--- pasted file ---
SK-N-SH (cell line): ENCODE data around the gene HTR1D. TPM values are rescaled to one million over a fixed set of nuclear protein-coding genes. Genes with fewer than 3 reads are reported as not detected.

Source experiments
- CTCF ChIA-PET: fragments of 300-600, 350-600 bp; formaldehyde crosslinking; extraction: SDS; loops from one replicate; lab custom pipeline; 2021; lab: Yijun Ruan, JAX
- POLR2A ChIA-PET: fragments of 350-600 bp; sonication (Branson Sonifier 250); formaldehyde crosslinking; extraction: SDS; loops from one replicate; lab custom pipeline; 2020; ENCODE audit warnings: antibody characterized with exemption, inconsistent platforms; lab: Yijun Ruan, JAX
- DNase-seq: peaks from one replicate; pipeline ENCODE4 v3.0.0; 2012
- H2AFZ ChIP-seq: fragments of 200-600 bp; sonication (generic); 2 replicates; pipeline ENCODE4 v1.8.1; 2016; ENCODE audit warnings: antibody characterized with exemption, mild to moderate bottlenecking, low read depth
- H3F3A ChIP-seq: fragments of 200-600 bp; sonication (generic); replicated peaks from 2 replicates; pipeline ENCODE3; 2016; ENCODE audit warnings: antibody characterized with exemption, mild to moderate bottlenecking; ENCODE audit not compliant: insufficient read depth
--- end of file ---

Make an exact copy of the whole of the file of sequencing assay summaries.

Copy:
SK-N-SH (cell line): ENCODE data around the gene HTR1D. TPM values are rescaled to one million over a fixed set of nuclear protein-coding genes. Genes with fewer than 3 reads are reported as not detected.

Source experiments
- CTCF ChIA-PET: fragments of 300-600, 350-600 bp; formaldehyde crosslinking; extraction: SDS; loops from one replicate; lab custom pipeline; 2021; lab: Yijun Ruan, JAX
- POLR2A ChIA-PET: fragments of 350-600 bp; sonication (Branson Sonifier 250); formaldehyde crosslinking; extraction: SDS; loops from one replicate; lab custom pipeline; 2020; ENCODE audit warnings: antibody characterized with exemption, inconsistent platforms; lab: Yijun Ruan, JAX
- DNase-seq: peaks from one replicate; pipeline ENCODE4 v3.0.0; 2012
- H2AFZ ChIP-seq: fragments of 200-600 bp; sonication (generic); 2 replicates; pipeline ENCODE4 v1.8.1; 2016; ENCODE audit warnings: antibody characterized with exemption, mild to moderate bottlenecking, low read depth
- H3F3A ChIP-seq: fragments of 200-600 bp; sonication (generic); replicated peaks from 2 replicates; pipeline ENCODE3; 2016; ENCODE audit warnings: antibody characterized with exemption, mild to moderate bottlenecking; ENCODE audit not compliant: insufficient read depth